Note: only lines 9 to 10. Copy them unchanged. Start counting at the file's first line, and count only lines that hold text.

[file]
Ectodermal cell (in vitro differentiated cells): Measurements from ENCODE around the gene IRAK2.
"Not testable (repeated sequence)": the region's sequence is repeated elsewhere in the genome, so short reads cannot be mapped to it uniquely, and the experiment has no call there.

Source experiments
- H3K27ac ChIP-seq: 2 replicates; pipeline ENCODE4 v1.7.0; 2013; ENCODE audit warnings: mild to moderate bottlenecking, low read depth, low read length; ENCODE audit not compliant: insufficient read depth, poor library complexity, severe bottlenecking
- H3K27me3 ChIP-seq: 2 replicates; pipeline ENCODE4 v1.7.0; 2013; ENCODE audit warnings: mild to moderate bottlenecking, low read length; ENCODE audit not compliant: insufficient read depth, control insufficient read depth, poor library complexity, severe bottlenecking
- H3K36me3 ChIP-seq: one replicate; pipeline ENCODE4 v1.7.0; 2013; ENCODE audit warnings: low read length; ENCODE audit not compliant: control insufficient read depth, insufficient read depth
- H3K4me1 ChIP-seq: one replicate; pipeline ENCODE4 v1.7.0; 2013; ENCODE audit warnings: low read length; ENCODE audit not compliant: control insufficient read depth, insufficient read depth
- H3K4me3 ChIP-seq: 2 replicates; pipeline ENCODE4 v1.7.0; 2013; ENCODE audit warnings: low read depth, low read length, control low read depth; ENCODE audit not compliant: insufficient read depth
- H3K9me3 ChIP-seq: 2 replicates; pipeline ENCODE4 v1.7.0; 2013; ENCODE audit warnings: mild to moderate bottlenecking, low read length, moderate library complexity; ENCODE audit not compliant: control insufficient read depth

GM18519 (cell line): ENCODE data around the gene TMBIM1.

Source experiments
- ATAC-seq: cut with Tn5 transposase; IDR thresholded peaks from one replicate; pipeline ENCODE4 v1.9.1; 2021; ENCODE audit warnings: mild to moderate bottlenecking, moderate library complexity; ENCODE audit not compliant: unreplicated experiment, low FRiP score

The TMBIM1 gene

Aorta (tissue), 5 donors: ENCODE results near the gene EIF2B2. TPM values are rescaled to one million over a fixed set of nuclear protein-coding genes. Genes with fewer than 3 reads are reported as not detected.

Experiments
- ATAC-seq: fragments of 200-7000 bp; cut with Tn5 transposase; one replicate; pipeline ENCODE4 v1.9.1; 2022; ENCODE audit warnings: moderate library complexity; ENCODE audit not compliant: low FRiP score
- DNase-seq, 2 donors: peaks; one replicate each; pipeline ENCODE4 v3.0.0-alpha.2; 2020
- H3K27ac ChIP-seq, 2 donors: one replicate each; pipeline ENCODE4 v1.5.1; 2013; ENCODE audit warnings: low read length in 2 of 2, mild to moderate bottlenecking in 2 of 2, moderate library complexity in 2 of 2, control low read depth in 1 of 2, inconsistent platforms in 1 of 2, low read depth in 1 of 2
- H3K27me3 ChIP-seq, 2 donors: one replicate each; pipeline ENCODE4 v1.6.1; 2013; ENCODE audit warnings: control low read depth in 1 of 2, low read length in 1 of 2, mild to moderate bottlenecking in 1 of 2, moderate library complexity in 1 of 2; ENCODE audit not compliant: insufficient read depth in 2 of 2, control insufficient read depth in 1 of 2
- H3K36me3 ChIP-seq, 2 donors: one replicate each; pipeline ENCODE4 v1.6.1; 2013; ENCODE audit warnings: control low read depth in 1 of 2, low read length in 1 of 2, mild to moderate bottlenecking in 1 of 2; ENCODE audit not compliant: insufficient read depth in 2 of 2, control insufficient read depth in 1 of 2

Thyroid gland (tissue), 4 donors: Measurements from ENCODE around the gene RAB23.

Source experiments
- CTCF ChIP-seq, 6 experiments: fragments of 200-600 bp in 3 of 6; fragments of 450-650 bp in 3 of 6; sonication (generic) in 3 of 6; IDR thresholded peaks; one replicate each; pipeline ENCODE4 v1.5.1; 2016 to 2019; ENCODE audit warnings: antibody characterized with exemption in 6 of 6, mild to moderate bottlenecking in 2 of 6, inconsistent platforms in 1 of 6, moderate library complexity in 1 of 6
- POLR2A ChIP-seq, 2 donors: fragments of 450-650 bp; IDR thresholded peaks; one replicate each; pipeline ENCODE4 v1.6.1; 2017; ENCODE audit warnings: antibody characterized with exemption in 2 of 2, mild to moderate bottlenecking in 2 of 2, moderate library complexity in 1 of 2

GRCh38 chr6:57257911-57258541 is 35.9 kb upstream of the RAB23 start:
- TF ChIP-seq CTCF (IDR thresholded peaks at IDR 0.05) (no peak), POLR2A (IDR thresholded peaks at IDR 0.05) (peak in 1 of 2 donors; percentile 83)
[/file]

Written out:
- H3K9me3 ChIP-seq: 2 replicates; pipeline ENCODE4 v1.7.0; 2013; ENCODE audit warnings: mild to moderate bottlenecking, low read length, moderate library complexity; ENCODE audit not compliant: control insufficient read depth

GM18519 (cell line): ENCODE data around the gene TMBIM1.